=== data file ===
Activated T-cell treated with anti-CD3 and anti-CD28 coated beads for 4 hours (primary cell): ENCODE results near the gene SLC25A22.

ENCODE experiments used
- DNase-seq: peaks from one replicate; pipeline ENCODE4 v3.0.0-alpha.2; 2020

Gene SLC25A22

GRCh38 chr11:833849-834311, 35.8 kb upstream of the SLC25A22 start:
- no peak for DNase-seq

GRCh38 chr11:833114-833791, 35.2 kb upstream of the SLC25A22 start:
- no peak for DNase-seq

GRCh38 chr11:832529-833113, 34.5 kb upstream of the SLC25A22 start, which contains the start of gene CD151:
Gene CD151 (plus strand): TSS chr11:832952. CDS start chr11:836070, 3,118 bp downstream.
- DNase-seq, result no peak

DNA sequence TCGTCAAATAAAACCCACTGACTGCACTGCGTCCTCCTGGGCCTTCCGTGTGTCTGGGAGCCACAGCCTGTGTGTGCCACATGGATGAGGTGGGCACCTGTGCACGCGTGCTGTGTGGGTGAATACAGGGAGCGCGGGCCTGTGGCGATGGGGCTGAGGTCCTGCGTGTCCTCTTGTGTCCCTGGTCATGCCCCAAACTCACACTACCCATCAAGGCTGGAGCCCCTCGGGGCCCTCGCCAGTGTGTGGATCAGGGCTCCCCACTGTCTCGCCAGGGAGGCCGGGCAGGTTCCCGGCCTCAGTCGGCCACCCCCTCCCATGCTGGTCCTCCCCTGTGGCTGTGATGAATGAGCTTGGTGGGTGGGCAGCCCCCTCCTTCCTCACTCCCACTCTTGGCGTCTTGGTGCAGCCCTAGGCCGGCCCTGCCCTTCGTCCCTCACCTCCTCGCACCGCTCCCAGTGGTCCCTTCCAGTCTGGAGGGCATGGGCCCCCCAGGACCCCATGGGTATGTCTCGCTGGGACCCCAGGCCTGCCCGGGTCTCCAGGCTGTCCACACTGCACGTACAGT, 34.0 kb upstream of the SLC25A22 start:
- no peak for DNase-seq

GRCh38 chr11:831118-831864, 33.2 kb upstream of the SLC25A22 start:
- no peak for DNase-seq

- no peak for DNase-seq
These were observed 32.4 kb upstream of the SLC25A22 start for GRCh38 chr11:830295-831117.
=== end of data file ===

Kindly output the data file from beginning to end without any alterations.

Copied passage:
Activated T-cell treated with anti-CD3 and anti-CD28 coated beads for 4 hours (primary cell): ENCODE results near the gene SLC25A22.

ENCODE experiments used
- DNase-seq: peaks from one replicate; pipeline ENCODE4 v3.0.0-alpha.2; 2020

Gene SLC25A22

GRCh38 chr11:833849-834311, 35.8 kb upstream of the SLC25A22 start:
- no peak for DNase-seq

GRCh38 chr11:833114-833791, 35.2 kb upstream of the SLC25A22 start:
- no peak for DNase-seq

GRCh38 chr11:832529-833113, 34.5 kb upstream of the SLC25A22 start, which contains the start of gene CD151:
Gene CD151 (plus strand): TSS chr11:832952. CDS start chr11:836070, 3,118 bp downstream.
- DNase-seq, result no peak

DNA sequence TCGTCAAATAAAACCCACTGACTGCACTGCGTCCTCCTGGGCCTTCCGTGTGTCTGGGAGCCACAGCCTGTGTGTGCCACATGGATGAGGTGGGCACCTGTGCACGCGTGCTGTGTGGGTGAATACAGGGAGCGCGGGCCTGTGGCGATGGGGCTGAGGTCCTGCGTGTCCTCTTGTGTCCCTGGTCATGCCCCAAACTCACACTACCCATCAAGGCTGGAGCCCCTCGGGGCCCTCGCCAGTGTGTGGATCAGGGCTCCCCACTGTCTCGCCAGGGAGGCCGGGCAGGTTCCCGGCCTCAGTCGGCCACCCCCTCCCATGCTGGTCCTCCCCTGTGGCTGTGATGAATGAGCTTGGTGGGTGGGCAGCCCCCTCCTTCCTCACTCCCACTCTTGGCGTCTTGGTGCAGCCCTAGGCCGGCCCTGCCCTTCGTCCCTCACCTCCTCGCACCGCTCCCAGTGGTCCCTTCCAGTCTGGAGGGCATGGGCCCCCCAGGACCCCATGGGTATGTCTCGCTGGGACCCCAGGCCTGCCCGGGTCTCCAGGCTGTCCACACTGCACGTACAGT, 34.0 kb upstream of the SLC25A22 start:
- no peak for DNase-seq

GRCh38 chr11:831118-831864, 33.2 kb upstream of the SLC25A22 start:
- no peak for DNase-seq

- no peak for DNase-seq
These were observed 32.4 kb upstream of the SLC25A22 start for GRCh38 chr11:830295-831117.